Woodworking Techniques for Ebonizing WoodThe steel wool and vinegar need some time to react; a couple days would be good, a week would be better. If you suddenly realize you need iron acetate for a project NOW, you can accelerate the reaction process by heating the mix in a double boiler. Gently heat the mix for a couple hours, then let it sit overnight. You should be able to use it the next day.

Woodworking Techniques for Ebonizing WoodI bought the hot plate for my shop at a thrift store. It’s earned its keep a number of times.

In addition to making iron acetate, make yourself a nice pot of tea. Steep 10 tea bags in a quart of hot water to make a really strong brew. The tea will be used to add tannins to wood.

A good jar of iron acetate will look pretty icky.

Woodworking Techniques for Ebonizing WoodRemove particles from the iron acetate by pouring it through a coffee filter.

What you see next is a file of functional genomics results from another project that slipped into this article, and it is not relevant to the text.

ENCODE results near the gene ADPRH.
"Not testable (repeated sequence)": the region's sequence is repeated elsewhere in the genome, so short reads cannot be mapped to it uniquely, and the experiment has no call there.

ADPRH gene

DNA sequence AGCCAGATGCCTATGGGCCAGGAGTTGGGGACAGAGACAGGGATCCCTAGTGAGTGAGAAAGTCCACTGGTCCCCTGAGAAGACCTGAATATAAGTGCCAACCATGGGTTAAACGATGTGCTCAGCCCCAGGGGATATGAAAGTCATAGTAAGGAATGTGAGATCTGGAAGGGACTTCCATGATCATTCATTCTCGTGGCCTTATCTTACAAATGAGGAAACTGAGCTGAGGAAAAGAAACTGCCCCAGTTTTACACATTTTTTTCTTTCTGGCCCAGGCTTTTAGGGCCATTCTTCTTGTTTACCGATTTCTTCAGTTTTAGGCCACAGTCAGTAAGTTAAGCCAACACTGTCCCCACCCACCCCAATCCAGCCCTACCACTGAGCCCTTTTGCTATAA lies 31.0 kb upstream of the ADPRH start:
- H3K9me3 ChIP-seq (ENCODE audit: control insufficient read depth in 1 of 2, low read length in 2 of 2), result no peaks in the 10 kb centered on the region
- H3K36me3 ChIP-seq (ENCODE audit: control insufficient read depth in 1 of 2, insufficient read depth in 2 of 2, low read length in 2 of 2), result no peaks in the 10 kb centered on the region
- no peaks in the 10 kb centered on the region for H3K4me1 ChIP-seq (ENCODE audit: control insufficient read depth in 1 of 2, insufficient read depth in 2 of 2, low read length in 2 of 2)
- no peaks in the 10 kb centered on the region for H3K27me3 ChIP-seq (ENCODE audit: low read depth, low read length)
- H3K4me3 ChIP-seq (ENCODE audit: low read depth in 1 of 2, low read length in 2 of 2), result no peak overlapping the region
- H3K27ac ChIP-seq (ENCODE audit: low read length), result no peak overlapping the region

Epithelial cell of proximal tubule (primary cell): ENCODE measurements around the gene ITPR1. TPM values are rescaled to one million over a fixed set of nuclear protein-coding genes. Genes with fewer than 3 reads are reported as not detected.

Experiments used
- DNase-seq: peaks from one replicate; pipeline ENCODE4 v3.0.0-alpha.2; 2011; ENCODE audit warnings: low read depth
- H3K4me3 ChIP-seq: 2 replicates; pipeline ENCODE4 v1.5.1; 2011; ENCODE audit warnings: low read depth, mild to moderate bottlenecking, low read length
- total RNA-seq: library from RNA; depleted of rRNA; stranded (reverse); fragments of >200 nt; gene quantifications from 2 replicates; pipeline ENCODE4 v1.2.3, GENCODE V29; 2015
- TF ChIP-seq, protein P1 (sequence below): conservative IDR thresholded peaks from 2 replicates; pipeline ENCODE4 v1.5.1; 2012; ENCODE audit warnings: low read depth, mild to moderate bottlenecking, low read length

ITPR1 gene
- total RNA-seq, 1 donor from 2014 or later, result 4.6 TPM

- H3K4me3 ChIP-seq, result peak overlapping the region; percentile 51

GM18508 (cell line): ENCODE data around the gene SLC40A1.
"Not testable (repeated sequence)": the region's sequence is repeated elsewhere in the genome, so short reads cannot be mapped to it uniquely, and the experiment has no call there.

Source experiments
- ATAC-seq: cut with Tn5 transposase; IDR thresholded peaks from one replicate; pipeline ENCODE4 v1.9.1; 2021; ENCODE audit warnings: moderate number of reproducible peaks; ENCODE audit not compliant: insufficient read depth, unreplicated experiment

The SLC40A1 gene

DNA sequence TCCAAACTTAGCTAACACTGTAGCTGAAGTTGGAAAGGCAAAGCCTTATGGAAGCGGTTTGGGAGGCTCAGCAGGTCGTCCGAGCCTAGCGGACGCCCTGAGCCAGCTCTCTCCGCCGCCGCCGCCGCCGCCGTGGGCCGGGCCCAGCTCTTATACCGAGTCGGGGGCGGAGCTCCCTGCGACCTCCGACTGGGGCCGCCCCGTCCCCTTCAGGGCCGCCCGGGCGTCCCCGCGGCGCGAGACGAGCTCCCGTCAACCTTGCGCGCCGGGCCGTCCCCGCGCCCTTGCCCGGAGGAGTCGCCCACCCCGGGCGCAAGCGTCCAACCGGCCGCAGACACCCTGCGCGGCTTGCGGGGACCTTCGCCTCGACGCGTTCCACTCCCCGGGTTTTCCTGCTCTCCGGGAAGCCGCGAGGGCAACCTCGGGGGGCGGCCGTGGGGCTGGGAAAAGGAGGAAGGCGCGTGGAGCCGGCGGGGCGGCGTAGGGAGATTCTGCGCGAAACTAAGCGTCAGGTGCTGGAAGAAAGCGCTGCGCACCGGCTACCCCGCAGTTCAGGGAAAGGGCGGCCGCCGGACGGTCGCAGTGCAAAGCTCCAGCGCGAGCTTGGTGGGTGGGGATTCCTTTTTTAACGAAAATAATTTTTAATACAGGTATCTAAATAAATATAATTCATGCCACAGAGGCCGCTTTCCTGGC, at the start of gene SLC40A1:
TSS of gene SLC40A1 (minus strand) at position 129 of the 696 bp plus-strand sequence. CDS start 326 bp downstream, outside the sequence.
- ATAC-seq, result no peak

Woodworking Techniques for Ebonizing WoodDo Some Testing. Brush the iron acetate on to some sample boards and see what you get. Results are not instantaneous. Elapsed time on these boards is two minutes. The tannin-heavy woods-walnut, oak, cherry-are much darker than the other woods.

Woodworking Techniques for Ebonizing WoodWant things to get even darker? Add tea. Brush tea on to the wood and let it dry a little. I find results are best if the tea is slightly damp to the touch when brushing iron acetate over it.

Woodworking Techniques for Ebonizing WoodThe tea really helps. The top board is birch with tea and iron acetate on the right, iron acetate only on the left. The bottom board is walnut, raw on the left and iron acetate only on the right. The center board is walnut with tea under the iron acetate. It’s significantly darker and more opaque then the other walnut board.

You can also brush tea on top of the iron acetate. The bottom line is that tea has a lot of tannins in it, so it’s a tannin-additive for low tannin woods.

A Few Notes.

Ebonizing only affects the surface so machining, such as routed profiles, should be done before ebonizing.